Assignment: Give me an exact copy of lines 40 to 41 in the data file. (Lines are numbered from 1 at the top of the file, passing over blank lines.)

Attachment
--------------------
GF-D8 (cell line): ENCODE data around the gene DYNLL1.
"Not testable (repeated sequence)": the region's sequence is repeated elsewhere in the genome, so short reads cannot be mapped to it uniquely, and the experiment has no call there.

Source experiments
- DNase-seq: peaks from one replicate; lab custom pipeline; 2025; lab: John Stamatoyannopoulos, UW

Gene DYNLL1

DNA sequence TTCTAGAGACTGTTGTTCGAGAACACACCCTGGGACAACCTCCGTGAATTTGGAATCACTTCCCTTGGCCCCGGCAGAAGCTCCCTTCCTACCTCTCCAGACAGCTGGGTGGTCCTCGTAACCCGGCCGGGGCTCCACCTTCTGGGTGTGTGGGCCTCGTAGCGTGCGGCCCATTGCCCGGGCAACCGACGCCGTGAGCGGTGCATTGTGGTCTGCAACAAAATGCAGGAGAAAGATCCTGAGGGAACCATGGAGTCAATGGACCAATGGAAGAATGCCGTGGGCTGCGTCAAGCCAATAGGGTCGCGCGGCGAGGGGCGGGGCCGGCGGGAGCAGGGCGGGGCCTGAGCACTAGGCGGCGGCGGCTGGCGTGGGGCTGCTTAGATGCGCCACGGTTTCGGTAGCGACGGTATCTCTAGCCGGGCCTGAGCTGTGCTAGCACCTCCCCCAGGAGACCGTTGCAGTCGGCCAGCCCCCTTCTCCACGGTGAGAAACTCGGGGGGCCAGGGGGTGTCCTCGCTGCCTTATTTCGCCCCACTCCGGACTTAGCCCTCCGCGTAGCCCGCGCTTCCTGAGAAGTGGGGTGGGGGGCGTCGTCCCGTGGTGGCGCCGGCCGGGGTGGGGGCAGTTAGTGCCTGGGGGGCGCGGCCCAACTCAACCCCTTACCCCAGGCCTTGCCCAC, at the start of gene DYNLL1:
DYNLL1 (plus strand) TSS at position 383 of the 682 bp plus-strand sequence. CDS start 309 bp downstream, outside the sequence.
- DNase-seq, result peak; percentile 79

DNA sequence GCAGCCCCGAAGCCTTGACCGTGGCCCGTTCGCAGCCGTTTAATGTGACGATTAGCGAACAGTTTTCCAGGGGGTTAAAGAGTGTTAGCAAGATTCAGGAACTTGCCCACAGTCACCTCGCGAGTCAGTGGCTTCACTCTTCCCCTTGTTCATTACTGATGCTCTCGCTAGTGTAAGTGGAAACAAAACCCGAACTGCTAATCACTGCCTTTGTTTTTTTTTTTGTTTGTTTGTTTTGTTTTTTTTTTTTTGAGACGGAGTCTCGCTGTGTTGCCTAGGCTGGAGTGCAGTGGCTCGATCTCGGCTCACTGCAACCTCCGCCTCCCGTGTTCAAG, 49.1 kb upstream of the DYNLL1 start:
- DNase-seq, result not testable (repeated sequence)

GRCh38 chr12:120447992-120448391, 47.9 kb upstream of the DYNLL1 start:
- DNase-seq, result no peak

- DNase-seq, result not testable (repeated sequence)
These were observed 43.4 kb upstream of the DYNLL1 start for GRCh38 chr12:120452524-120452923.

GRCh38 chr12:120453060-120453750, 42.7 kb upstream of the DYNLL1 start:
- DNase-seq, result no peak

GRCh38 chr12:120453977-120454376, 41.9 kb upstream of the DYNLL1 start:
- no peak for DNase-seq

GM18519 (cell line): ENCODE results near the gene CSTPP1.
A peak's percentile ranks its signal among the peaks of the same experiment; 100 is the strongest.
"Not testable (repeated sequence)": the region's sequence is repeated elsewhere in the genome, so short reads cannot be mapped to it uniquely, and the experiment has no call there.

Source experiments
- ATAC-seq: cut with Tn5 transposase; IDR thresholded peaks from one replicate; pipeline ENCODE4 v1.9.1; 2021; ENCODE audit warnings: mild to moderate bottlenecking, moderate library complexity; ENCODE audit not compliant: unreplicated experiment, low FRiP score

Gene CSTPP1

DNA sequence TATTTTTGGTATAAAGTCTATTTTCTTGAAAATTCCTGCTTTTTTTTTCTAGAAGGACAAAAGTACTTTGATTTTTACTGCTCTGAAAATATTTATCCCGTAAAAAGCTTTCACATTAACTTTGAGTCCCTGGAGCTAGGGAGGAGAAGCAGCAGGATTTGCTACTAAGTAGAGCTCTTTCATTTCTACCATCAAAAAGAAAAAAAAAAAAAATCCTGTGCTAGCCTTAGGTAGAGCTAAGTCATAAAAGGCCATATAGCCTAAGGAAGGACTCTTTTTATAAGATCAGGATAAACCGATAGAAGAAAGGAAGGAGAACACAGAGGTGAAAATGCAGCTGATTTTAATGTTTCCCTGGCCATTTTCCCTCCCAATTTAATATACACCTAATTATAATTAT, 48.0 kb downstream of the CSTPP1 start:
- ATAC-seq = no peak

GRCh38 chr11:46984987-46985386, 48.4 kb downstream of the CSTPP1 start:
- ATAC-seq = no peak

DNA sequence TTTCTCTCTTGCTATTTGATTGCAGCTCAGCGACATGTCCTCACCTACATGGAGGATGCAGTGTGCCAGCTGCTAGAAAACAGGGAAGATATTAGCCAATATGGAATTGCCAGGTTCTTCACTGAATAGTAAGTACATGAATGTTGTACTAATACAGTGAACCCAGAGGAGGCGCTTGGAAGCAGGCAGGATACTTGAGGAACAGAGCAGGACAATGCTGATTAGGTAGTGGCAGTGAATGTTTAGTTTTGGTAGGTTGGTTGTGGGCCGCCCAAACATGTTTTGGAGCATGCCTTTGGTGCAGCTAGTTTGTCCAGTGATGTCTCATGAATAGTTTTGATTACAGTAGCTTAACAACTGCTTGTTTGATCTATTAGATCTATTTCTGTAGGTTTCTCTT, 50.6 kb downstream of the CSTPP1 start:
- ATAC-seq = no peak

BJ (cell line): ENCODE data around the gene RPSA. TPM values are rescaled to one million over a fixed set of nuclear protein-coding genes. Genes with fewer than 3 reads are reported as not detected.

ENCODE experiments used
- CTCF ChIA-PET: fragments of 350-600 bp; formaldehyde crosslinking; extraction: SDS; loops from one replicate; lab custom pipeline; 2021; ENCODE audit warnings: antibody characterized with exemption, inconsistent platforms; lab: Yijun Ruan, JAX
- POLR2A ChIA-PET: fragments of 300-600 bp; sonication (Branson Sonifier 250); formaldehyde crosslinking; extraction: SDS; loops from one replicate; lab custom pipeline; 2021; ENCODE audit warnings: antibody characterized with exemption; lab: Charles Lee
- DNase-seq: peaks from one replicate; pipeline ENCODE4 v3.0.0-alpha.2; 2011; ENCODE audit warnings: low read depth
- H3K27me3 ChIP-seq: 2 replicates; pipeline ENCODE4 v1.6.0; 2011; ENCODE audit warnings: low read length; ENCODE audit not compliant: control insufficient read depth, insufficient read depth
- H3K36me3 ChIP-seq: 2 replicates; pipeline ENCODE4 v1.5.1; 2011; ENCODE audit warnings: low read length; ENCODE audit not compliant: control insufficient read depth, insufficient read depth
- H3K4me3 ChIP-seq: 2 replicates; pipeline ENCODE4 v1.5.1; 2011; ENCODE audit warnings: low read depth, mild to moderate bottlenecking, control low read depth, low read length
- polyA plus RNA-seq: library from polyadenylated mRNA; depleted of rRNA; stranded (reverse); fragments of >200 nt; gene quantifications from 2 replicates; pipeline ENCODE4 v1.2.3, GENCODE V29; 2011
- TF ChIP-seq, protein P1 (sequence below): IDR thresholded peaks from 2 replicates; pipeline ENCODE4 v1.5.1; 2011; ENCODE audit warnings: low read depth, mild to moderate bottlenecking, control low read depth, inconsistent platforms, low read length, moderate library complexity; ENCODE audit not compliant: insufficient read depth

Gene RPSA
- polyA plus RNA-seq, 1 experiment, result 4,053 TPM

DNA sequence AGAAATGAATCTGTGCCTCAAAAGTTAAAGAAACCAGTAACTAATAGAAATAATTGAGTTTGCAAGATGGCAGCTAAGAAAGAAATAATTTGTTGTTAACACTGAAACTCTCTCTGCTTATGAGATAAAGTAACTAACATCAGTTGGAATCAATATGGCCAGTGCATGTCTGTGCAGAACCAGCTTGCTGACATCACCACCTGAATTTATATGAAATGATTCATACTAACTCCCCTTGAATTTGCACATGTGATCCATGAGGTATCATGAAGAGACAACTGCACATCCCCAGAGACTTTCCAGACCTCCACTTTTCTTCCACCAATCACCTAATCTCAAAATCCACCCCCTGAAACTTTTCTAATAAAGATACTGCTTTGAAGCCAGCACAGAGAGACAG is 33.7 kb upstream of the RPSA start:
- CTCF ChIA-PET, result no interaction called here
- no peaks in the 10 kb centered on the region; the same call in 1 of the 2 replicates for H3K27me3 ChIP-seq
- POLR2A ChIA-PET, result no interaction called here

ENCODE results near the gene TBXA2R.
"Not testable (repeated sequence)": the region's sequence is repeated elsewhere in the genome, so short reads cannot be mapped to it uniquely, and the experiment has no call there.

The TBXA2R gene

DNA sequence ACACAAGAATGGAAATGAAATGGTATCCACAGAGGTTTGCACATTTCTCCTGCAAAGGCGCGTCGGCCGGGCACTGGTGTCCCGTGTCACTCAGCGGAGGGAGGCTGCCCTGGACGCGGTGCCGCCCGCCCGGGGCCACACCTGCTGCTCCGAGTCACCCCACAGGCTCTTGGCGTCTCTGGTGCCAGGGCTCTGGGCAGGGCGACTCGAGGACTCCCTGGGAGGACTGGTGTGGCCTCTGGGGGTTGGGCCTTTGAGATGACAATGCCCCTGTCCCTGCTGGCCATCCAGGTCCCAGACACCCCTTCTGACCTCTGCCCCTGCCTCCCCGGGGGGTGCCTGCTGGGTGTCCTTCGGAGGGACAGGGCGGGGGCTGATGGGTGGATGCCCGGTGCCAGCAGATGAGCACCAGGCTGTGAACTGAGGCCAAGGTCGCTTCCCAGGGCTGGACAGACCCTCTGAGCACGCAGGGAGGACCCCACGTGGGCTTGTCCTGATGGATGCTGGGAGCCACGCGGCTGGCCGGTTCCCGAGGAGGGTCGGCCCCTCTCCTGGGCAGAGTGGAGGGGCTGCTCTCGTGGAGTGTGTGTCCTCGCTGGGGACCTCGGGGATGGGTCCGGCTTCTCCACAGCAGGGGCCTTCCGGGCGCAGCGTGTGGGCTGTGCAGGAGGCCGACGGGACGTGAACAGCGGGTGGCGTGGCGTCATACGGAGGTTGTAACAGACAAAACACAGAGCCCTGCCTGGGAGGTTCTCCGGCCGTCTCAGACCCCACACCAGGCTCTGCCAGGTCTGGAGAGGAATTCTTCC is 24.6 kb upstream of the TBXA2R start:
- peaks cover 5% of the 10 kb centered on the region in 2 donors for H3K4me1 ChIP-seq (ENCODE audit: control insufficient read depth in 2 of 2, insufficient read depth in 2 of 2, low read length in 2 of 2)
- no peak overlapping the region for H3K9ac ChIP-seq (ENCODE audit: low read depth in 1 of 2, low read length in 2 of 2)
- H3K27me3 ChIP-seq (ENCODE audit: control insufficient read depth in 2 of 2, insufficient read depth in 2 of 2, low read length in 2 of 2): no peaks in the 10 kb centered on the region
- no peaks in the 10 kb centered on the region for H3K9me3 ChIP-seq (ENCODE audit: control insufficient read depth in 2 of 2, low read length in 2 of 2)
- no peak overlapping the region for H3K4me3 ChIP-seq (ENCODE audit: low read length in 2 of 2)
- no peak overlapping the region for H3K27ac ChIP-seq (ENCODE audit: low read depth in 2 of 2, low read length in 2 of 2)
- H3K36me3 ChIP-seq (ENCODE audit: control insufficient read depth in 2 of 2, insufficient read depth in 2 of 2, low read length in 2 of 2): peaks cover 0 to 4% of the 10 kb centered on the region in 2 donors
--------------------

- TF ChIP-seq, protein P1 (sequence below): IDR thresholded peaks from 2 replicates; pipeline ENCODE4 v1.5.1; 2011; ENCODE audit warnings: low read depth, mild to moderate bottlenecking, control low read depth, inconsistent platforms, low read length, moderate library complexity; ENCODE audit not compliant: insufficient read depth

Gene RPSA